IEA Commends Norwegian Energy Policy for Exemplary Management of Resource Wealth, but Outlines Challenges on Climate Change and Security of Supply
(Oslo, Norway) — 28 November 2005
Norway’s transparent and forward-looking management of its petroleum resources provides a good example to other countries. "Norway is playing a pioneering role in the liberalised Nordic electricity market. This is commendable”, said Claude Mandil, Executive Director of the International Energy Agency (IEA), today in Oslo at the launch of "Energy Policies of IEA Countries – Norway 2005 Review". He added that the country was now facing important challenges: “Growth in energy consumption is outpacing that of onshore production and real difficulties must be overcome if the country is to meet its Kyoto target without compromising on security of supply.”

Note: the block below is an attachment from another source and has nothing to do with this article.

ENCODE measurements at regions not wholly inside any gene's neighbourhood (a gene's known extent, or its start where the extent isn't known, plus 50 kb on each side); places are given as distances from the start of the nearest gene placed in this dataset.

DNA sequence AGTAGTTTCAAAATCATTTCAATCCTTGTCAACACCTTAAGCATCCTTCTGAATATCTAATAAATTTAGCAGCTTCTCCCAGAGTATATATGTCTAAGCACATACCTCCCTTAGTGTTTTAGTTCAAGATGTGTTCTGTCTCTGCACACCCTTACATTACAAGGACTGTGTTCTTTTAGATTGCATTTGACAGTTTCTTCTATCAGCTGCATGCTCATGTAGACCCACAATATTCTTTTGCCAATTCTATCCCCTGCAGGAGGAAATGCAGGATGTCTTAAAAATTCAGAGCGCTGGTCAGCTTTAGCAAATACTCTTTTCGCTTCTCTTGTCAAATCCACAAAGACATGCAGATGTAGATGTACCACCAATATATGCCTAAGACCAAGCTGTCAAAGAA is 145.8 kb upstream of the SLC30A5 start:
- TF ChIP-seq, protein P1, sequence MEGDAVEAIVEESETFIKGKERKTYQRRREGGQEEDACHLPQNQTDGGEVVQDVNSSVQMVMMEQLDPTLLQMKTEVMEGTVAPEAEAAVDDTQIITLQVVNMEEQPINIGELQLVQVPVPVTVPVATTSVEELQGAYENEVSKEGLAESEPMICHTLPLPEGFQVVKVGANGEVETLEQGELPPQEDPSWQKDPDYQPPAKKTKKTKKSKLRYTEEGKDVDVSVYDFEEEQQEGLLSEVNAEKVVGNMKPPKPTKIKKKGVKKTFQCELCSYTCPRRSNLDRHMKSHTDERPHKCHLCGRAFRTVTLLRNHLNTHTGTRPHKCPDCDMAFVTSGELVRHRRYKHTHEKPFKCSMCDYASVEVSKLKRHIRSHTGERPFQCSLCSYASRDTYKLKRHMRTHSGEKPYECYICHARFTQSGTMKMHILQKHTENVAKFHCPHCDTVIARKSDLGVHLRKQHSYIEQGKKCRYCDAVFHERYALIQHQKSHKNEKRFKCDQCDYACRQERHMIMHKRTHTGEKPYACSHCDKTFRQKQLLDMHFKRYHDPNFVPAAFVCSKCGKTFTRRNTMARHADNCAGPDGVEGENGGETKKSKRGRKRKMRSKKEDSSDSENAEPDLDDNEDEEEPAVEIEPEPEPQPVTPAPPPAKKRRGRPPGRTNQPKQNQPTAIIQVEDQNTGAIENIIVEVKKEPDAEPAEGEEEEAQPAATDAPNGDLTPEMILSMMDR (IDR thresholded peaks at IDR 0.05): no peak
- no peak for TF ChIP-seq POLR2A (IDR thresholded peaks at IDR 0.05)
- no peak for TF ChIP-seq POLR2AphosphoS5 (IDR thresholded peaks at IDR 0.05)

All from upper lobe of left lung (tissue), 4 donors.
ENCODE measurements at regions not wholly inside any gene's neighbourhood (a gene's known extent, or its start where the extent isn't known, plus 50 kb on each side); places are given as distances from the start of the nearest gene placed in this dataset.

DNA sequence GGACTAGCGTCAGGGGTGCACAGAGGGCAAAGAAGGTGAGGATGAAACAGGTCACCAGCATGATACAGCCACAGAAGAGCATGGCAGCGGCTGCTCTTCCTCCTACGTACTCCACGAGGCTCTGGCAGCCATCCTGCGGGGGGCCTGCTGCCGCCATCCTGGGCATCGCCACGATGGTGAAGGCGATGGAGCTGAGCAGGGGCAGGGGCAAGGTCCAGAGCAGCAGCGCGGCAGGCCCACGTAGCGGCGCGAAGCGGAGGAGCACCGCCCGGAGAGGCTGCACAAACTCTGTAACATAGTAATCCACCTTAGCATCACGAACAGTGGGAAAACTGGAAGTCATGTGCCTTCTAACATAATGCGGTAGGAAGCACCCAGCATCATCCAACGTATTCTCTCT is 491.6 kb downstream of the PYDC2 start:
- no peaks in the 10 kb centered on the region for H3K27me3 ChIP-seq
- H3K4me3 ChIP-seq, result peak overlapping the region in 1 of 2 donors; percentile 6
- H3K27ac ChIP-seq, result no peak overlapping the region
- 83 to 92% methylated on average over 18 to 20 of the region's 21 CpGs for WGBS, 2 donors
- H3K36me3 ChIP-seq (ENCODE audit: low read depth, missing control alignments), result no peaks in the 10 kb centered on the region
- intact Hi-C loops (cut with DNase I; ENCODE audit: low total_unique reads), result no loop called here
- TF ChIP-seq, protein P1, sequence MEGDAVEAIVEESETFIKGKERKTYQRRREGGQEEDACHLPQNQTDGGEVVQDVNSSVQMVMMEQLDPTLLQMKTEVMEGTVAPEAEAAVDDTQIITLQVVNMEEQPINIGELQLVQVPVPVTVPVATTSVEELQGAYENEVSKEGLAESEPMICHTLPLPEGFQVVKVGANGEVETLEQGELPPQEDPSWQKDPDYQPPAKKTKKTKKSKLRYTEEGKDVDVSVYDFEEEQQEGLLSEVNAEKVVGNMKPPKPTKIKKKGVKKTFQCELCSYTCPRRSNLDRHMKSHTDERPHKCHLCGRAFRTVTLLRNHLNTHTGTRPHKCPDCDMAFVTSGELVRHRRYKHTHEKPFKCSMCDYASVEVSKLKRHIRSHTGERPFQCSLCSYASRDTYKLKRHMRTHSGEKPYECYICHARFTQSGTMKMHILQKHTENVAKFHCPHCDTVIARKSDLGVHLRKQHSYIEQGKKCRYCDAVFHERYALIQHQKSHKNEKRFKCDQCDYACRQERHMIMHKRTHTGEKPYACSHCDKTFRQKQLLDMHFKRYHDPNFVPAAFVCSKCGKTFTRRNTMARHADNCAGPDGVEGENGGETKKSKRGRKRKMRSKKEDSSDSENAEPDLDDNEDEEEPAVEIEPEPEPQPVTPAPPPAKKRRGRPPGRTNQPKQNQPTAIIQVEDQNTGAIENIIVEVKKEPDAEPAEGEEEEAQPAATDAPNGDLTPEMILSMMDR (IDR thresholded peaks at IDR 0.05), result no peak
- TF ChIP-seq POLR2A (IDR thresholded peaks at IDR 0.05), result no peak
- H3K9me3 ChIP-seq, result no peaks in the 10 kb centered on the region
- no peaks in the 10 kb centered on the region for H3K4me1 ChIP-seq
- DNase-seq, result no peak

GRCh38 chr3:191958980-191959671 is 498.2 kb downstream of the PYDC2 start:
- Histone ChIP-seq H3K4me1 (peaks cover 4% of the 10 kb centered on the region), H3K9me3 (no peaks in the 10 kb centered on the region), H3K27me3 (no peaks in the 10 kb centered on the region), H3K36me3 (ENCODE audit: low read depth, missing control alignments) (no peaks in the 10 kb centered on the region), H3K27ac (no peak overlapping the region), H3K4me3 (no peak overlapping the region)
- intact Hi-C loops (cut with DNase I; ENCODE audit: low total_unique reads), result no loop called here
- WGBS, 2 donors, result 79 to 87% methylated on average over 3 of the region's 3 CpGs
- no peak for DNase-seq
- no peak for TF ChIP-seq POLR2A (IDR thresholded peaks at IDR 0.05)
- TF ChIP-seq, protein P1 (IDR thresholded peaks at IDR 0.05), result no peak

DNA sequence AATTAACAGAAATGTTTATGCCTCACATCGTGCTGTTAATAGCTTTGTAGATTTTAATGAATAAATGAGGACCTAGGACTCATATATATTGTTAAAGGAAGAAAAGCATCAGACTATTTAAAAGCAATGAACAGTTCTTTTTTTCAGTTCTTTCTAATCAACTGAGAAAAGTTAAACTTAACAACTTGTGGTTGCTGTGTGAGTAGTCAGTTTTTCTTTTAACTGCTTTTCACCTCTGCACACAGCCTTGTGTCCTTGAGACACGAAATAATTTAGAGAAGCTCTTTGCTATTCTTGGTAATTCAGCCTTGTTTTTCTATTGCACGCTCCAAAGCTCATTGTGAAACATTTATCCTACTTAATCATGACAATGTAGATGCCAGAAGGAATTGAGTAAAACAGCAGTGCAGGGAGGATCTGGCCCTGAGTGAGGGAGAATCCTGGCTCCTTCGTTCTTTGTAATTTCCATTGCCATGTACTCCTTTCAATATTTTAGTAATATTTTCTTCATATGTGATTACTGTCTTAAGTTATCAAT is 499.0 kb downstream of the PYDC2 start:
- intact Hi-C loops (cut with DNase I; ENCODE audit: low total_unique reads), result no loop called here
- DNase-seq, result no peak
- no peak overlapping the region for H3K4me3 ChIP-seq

Norway’s natural resource management presents an example of best practice
The skilful development of its large oil and gas resources has made Norway Europe’s largest exporter of oil and gas, and is contributing significantly to Europe’s security of supply. But now, the Norwegian oil and gas industry is now close to reaching the peak of its production. The government’s transparent and forward-looking way in which it intends to manage the expected decline is commendable as well as its plans to extend production for as long as possible. It has taken strong action to increase exploration for new fields and to open the industry further to smaller companies. It has also made important progress since the last review in reducing state involvement with the partial privatisation of Statoil. Altogether, Norwegian management of its petroleum resources is an example of best practice for the management of valuable natural resources in a small economy.